The Mediterranean is breaking heat records and that’s not good news

CLIMATE – “Extraordinary” and very worrying. The Mediterranean Sea is breaking heat records this summer. This Sunday, July 24, the water temperature “almost reaches 30 ° C in (as on July 22) the buoy on the east coast of Corsica”, warned Keraunos, the Observatory French tornado and severe thunderstorms. An increase in temperature has already disturbed the ecosystem of the Mediterranean, with the proliferation of jellyfish.

“The thermal anomaly in the western Mediterranean is extraordinary, sometimes higher than 5 ° C on the coast of Provence”, explains the Observatory, while many departments of the Mediterranean coast are still put on alert for a heat wave on Monday.

Longer ocean heat waves soon?

Sea surface temperatures (SST) will rise +5°C above average along the coasts of Spain, France and Italy, as seen in the visualization below based on data from the Copernicus Marine Service. “Except for the Alboran Sea (between Morocco and Spain), the entire western Mediterranean has experienced a marine heat wave since May 16”, detailed Robert Schlegel, researcher at the Institut de la Mer de Villefranche (IMEV), who was interviewed at the end of June by The HuffPost.

Bad news that could get worse. “We are stuck in a situation where, by 2050, the world’s oceans will be in an almost constant state of marine heat waves”, warns Robert Schlegel. In the current climate, ocean heat waves only last a week in the Mediterranean. In the worst scenario predicted by the IPCC, with a warming of +5 ° C, the simulations predict that they will be four months longer and four times worse, reports a CNRS study on evolution in the heat waves of the Mediterranean sea.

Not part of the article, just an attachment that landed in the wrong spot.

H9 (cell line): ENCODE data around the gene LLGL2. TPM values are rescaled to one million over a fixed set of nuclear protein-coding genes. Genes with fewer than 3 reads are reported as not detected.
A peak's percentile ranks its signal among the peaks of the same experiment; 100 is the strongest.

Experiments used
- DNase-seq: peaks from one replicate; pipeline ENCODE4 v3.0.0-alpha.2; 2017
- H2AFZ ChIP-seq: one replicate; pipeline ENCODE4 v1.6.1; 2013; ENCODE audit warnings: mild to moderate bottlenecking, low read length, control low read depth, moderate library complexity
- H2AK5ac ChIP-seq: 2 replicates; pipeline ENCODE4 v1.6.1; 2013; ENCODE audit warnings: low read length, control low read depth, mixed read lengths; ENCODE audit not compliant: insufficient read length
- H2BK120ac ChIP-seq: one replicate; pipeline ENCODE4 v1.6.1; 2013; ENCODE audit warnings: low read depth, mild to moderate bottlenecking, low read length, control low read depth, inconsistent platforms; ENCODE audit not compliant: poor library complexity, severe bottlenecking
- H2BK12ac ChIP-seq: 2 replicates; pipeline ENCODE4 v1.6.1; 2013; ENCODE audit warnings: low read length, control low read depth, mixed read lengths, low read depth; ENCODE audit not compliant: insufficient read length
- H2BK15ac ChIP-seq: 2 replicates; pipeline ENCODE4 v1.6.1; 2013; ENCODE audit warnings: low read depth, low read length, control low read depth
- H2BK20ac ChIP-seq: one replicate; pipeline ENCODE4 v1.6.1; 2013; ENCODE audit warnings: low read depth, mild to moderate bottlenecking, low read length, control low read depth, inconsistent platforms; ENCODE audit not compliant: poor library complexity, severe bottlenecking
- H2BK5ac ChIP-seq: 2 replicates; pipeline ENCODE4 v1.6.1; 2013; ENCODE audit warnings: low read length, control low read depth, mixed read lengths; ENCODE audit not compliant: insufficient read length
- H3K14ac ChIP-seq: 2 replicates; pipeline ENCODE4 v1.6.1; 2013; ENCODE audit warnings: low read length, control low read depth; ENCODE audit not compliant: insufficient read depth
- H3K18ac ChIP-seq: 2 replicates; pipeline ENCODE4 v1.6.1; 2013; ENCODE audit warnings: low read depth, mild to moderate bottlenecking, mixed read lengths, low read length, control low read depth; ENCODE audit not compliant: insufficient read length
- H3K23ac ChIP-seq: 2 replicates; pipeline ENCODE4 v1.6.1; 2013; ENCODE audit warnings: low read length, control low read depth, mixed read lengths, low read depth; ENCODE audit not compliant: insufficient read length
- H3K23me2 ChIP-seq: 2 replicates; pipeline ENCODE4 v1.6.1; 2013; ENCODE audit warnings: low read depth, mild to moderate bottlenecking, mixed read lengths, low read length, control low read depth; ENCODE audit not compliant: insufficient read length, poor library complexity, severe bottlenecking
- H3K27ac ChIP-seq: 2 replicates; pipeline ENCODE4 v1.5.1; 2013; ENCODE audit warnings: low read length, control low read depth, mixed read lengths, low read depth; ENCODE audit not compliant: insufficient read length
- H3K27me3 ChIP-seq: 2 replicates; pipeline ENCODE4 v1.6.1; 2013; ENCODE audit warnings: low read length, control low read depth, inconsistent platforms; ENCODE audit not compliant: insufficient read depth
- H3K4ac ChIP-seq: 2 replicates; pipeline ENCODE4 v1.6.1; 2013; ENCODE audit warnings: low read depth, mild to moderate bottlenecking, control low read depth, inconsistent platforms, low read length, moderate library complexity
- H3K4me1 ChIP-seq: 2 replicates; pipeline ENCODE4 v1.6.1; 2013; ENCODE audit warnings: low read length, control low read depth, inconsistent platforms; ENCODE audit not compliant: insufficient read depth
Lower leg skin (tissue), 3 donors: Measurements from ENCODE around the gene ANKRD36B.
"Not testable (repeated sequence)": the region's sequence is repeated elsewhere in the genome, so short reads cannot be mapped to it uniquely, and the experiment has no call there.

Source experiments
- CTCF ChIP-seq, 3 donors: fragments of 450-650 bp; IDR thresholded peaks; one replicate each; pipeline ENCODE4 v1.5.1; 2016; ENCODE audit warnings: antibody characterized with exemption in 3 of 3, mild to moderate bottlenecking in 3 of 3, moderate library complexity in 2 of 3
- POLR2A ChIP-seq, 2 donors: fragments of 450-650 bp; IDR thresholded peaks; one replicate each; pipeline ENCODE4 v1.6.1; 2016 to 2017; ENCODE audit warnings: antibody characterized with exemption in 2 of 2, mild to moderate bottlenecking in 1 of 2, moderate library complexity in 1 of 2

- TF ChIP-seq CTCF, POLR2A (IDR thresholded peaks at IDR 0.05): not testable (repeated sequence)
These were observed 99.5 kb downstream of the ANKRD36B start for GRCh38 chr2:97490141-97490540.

“Between 1925 and 2016, the number of annual days of marine heat waves in the world increased by more than 50%”, reports Carole Saout-Grit, physicist oceanographer, contacted by The HuffPost. These numbers come from a study in the scientific journal Nature Climate Change where researchers have established a direct link between the increase in these heat waves and the long-term warming of the oceans.

Even if we manage to prevent warming of +2 ° C, “almost all oceans will experience more frequent and longer ocean heat waves”, the researcher continues. As for the consequences, the past ocean heat waves predict major changes in ecosystems, in fauna and flora. In 1999, 2003 and 2006, the Mediterranean was hit by a heat wave that caused “many cases of mass death of species”, lamented the National Center for Scientific Research (CNRS).

New oxygen-free zones have appeared in recent years in the Indian Ocean and the Pacific, and hypoxic vortices have recently been discovered east of the Atlantic. The condition of hypoxia occurs when the amount of oxygen in the sea water is not enough and can no longer meet the needs of the marine fauna that need this oxygen.

An influx of tiny purple jellyfish in the Mediterranean

Another consequence of warming temperatures in the Mediterranean, Pelagia noctiluca, a small purple jellyfish, has been washed up by the dozens along the beaches. “These stages of proliferation are not new, and even described in antiquity,” explained the HuffPost Mélanie Ourgaud, oceanographer, marine biologist and CNRS researcher. But global warming is not the only reason for this increase.

“For the Pelagia noctiluca-type jellyfish, ocean currents play a major role,” added the scientist. They belong to the plankton family, so they cannot swim, and like all members of this family, they are carried by ocean currents.

It also evokes another factor, again human: overfishing. “Stocks of top predators (turtles, tuna, etc.) are not enough to eat the squib, as well as stocks of zooplanktivores (sardines, anchovies, other small blue fish) that eat zooplankton (the same source of food for syakya) decreased. The scarcity of fish is a favorable factor for the development of the boat” lamented Mélanie Ourgaud. It is clear that this proliferation of boats confirms the state of health of our oceans and shows the threats to the marine environment.

See also at The HuffPost: These pictures of the largest salt lake in the United States, dried up, are chilling

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